It opens on Davros, black stage, spots from behind, flanked by Daleks. Opening verse intercut with gentle clips from series. All very moody and serious.
When the beat kicks in, the front of Davros' chair snaps open, as does the front of the Dalek casings; from each Dalek steps a squiddies in spats. Opposing him, emerging from the shadows, are several different regenerations of the Doctor.
There follows a West Side Story style danceoff. Choreography by Stomp.
I didn't say it was funny, I just said it amused me.
 All parts to be played by lookalikes
Ok, this isn't exactly the same; Rory has been researching actual science instead of watching TV, and they do go for one of the options my Doctor dismissed (which is sort of the point of my scene, whimsy over hard SF). But it's thematically similar enough to be really quite vexing.
Also startling, as I've had that scene rattling around in my head for a year or more. What are the odds it would make it into the show like a week after I finally sit down and write it?
Stupid psychic writers.
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I do, in fact, already have some ideas about Terry; who he is, how he came to be, and why he was hurrying after the Doctor in the first place. But I'm suddenly struck with a powerful curiosity about what other people conjure up when they are given very little information about a character. So, tell me about your Terry.
What does Terry look like? How tall is he, what colour is his hair? How does he wear it?
How old is he?
What style of dress does he favour?
Where does he come from?
What does he do of an evening?
What does he do during the day?
If you like, you can tell me how he met the Doctor and what was chasing them. And for bonus points, tell me which Doctor this is (and which TARDIS).
Terry rushed into the box after the Doctor, turning to glance through the door before slamming it firmly shut. He kept his eyes fixed on the door while turning his head slightly to speak to the man he assumed to be just over his shoulder.
"I think we lost them," said Terry. "Now I assume you have something better in mind than hiding in a cupboard because..."
He tailed off. Something wasn't right. The Doctor should be right there, the box was only a few feet across, but there was no sense of a body, no warmth, no pressure, and the air was moving..
He turned around.
The Doctor had already bounded up to the console and was gleefully playing with the controls. As the groan of ancient engines filled the filled the air - the ground, the door, Terry's bones - the Doctor shot him a glance.
"'Salright," he reassured his young friend, turning back to the controls, "We're safe now, we're in flight. You can relax. You can say it."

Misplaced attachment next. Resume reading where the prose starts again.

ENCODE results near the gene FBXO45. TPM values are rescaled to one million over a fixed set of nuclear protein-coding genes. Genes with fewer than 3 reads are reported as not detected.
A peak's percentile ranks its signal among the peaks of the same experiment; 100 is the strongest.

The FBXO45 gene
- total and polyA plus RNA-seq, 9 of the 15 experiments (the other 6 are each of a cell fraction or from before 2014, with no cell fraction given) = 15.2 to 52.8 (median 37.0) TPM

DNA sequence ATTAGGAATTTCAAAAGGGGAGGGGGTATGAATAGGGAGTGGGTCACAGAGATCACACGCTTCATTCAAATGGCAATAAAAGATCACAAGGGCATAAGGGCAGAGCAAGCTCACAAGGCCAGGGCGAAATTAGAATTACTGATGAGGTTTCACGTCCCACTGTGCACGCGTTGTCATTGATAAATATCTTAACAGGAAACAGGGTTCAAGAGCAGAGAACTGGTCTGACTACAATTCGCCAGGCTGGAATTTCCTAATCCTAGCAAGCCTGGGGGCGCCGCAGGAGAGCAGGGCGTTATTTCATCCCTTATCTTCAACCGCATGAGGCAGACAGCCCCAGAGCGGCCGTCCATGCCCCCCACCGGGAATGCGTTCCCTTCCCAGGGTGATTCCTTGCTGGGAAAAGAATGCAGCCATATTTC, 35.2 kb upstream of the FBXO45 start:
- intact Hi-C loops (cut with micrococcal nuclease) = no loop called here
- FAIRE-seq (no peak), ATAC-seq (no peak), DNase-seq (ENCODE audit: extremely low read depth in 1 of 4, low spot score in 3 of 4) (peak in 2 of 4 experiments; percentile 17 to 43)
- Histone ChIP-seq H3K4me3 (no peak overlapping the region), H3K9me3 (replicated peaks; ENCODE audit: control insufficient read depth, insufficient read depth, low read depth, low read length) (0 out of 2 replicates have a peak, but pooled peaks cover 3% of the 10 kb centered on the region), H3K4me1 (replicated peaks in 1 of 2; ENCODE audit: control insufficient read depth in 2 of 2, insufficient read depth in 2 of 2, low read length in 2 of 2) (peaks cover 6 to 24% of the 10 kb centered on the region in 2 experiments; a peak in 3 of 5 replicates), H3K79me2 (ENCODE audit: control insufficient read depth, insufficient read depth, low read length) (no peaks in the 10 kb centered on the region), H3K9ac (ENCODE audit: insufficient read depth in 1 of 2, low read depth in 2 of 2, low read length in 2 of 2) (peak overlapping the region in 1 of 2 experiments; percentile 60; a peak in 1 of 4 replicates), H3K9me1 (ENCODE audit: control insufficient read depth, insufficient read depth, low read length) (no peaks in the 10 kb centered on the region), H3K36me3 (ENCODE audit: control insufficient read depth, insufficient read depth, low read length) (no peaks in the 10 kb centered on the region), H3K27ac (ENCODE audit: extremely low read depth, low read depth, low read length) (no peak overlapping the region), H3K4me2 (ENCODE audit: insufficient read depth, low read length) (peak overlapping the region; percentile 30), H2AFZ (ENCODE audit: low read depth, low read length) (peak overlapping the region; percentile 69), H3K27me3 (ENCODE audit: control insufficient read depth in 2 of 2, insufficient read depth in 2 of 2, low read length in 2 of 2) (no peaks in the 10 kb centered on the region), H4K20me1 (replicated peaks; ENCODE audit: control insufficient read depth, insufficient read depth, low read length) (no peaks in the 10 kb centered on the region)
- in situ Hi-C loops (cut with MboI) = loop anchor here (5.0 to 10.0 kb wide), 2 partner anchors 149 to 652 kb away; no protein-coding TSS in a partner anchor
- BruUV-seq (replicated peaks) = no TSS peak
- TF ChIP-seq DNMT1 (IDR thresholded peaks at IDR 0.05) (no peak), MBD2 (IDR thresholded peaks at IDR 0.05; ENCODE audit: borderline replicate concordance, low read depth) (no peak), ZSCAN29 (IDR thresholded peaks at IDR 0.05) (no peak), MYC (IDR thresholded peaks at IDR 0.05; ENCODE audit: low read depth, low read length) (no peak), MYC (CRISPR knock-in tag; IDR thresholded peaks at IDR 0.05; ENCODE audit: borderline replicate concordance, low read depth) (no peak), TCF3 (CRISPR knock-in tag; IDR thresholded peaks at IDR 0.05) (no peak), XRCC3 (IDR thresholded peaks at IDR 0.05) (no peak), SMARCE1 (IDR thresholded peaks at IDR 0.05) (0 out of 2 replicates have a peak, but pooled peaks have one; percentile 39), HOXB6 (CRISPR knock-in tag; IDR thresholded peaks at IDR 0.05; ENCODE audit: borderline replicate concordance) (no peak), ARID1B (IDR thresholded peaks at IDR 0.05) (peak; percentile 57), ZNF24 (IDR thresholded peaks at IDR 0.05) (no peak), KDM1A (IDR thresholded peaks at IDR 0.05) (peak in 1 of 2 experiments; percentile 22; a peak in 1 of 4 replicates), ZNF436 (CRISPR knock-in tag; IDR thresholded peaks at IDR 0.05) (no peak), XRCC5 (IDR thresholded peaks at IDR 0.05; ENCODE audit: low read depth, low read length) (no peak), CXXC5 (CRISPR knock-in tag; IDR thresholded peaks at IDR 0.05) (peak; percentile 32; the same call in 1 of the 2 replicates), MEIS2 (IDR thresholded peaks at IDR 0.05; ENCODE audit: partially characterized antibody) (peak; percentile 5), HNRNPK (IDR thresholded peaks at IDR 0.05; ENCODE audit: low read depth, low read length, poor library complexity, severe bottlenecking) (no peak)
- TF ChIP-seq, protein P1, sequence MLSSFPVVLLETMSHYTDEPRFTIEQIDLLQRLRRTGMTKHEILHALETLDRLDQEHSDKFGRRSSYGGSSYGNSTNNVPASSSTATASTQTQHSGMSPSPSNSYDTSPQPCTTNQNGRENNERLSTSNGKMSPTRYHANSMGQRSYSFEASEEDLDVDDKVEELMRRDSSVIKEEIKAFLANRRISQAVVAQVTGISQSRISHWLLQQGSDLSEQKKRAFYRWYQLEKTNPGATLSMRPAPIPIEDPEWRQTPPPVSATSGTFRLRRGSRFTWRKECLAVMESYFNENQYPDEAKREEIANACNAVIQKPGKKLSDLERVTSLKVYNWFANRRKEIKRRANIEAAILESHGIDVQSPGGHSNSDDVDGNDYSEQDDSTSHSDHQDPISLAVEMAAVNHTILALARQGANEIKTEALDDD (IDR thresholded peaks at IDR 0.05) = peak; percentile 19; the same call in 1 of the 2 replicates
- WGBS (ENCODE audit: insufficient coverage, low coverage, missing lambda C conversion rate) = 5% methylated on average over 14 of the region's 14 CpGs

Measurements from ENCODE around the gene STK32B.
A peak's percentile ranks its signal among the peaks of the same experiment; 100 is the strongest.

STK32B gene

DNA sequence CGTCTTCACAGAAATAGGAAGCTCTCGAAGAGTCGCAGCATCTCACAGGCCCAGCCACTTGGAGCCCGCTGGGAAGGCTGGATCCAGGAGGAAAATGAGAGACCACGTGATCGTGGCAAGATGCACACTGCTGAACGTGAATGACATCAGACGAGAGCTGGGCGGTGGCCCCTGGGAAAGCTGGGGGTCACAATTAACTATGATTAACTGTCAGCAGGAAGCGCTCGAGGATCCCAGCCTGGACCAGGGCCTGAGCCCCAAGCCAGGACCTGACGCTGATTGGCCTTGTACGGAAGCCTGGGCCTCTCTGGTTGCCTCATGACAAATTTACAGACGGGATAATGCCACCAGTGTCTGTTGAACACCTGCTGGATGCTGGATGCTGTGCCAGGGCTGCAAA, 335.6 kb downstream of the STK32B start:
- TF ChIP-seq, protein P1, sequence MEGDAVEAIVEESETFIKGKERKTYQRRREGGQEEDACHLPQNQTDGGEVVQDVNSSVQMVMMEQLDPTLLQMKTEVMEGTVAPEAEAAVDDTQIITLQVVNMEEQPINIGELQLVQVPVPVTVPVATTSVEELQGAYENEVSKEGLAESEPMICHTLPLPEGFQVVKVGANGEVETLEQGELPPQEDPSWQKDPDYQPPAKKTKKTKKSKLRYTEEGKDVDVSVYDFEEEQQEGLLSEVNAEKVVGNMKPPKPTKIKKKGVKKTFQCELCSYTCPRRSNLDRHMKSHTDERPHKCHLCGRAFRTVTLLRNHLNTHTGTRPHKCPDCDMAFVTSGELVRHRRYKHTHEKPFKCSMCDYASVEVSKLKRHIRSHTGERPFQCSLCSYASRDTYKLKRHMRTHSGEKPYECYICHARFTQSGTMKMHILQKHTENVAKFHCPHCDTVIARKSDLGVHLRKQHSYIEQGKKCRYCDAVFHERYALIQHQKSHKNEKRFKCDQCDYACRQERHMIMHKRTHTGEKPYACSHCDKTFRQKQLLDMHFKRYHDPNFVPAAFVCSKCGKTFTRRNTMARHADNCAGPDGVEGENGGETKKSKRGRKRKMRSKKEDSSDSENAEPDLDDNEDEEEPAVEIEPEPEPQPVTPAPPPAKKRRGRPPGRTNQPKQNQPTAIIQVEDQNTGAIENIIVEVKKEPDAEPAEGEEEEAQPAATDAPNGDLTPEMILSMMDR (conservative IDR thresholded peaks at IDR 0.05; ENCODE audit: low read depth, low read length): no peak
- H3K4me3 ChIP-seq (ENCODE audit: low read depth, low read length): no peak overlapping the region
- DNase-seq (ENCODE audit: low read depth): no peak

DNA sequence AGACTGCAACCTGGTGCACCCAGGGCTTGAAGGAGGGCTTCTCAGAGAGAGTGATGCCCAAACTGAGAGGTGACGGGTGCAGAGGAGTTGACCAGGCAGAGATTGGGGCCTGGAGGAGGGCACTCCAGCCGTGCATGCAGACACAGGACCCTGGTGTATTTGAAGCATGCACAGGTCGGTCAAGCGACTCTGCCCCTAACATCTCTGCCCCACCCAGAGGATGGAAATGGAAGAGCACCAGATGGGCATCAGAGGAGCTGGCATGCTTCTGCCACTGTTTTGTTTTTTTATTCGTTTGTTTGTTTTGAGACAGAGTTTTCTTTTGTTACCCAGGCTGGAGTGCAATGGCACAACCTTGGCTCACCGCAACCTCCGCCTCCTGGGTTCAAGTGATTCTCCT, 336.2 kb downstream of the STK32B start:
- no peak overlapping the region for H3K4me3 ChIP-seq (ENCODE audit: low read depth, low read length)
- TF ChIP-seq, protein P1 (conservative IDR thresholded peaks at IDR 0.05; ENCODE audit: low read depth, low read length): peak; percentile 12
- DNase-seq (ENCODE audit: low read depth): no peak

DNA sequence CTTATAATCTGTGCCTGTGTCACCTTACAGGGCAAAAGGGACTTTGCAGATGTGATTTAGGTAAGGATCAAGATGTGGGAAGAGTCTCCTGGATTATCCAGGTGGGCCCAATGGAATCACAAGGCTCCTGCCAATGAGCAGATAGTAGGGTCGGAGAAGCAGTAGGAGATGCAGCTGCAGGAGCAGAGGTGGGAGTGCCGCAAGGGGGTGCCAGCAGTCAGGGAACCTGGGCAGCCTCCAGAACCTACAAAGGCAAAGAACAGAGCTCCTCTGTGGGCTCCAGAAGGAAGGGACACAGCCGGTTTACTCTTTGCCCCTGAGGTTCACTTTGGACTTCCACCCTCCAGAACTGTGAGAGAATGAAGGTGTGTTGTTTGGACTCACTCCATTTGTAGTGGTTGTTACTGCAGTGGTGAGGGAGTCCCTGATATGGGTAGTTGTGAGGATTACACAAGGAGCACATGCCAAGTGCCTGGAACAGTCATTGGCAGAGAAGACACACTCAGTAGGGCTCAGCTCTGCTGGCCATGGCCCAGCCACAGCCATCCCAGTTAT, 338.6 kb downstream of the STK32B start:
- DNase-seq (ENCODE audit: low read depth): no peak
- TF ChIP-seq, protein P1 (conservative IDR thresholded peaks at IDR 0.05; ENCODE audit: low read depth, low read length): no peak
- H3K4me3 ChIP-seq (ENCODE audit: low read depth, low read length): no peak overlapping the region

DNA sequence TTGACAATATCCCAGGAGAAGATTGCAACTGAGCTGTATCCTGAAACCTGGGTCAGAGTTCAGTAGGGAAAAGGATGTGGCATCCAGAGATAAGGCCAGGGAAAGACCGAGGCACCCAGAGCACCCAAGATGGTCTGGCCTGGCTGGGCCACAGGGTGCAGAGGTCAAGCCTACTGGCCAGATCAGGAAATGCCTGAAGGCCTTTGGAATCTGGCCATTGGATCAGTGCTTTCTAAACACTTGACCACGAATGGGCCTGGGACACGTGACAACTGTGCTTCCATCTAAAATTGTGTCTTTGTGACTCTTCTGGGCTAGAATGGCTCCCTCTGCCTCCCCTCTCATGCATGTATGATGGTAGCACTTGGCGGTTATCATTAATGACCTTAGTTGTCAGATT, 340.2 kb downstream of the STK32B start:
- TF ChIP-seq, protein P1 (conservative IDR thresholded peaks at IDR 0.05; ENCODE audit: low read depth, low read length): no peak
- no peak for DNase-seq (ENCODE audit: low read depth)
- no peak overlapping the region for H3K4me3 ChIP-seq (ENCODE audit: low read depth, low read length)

Terry took a breath.
He lowered an eyebrow and raised a finger.
The Doctor grinned again. "Ye-es?"
"... It's ... a teleport?"
"No, no it's not a teleport," said the Doctor, still grinning.
"It's a gateway, then. A portal interlock to your ... secret lair or ..." Had the Doctor said they were in flight? "Ship?"
"Yes, it's a ship, no it's not a portal." The Doctor's expression was more quizzical now, and he leaned on the console. He'd been expecting a simple exclamation, not an interrogation.
"Okay, the ship exists in another plane - like a hyperspace - and extrudes a physical exit into real space?"
"You really do watch far too much science fiction. Not even close."
"Right. So it's a pocket dimension - a tesseract? At right angles to reality?"
"No, no, no. Getting colder. Sub-zero. Kelvin. And that's not even possible."
"Alright, I give up. What is it?"
"You sure? You'll kick yourself."
"No, yeah. Tell me."
"Alright. What it is, is..." The Doctor beckoned Terry closer, looked theatrically around to make sure none of the other imaginary passengers were listening and lowered his voice. "The way it works is..."
"Yes?" demanded Terry.
"It's bigger ... on the inside."
Not, however, as hilarious as the instructions that came for assembling the ship on its display stand.
I know the range is aimed at kids, but I mean, really.
Why, Osterhagen-on-Ice, of course!
"My entire career has been a Secret Plan to get this job," said Steven Moffat. "I applied before but I got knocked back cos the BBC wanted someone else. Also I was seven. Anyway, I'm glad the BBC has finally seen the light, and it's a huge honour to be following Russell into the best - and the toughest - job in television. I say "toughest" cos Russell's at my window right now, pointing and laughing."
Naturally, being a great writer doesn't necessarily make a good Head Writer (or Script Editor, or whatever the term is these days), either on screen or behind the scenes. But Moffatt has proven capable of guiding an entire series of his own before, and he seems a nice enough chap that I'm confident he'll treat other writers' works with respect (and cheeky enough that he won't be unable to make changes where they're needed).
It did seem pretty inevitable, though, when the first question everyone asked about series 4 was "When's the Moffatt episode?"